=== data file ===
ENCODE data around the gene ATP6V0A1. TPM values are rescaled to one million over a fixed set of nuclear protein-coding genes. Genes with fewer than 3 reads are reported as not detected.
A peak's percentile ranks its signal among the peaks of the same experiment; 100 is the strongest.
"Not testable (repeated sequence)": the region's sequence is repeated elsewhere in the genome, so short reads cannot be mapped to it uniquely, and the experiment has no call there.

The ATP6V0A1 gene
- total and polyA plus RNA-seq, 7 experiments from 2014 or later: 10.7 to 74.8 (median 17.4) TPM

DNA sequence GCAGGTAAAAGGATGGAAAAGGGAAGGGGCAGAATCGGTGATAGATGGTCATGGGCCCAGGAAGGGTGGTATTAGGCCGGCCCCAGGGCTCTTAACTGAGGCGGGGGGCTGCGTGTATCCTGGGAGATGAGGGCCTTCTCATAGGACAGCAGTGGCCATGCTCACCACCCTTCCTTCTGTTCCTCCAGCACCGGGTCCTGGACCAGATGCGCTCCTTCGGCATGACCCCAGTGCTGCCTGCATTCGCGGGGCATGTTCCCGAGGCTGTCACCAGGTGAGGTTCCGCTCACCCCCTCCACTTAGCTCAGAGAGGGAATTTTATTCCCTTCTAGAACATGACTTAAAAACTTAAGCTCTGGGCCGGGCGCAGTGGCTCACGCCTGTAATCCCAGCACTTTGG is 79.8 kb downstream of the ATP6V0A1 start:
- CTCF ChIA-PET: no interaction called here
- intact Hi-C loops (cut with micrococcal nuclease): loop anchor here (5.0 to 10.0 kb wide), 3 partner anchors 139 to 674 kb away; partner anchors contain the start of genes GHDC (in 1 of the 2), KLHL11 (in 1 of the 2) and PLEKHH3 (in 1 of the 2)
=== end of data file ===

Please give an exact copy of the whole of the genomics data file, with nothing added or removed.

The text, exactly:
ENCODE data around the gene ATP6V0A1. TPM values are rescaled to one million over a fixed set of nuclear protein-coding genes. Genes with fewer than 3 reads are reported as not detected.
A peak's percentile ranks its signal among the peaks of the same experiment; 100 is the strongest.
"Not testable (repeated sequence)": the region's sequence is repeated elsewhere in the genome, so short reads cannot be mapped to it uniquely, and the experiment has no call there.

The ATP6V0A1 gene
- total and polyA plus RNA-seq, 7 experiments from 2014 or later: 10.7 to 74.8 (median 17.4) TPM

DNA sequence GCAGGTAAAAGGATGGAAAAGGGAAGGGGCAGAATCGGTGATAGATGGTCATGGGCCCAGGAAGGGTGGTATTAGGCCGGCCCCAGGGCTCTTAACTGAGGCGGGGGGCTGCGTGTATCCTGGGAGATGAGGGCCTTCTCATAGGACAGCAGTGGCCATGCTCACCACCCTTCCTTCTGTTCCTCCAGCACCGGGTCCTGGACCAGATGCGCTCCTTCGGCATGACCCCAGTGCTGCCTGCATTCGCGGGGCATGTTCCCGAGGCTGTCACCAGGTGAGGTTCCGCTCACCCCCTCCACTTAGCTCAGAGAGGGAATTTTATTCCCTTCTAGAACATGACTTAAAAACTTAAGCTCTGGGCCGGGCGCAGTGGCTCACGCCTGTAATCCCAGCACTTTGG is 79.8 kb downstream of the ATP6V0A1 start:
- CTCF ChIA-PET: no interaction called here
- intact Hi-C loops (cut with micrococcal nuclease): loop anchor here (5.0 to 10.0 kb wide), 3 partner anchors 139 to 674 kb away; partner anchors contain the start of genes GHDC (in 1 of the 2), KLHL11 (in 1 of the 2) and PLEKHH3 (in 1 of the 2)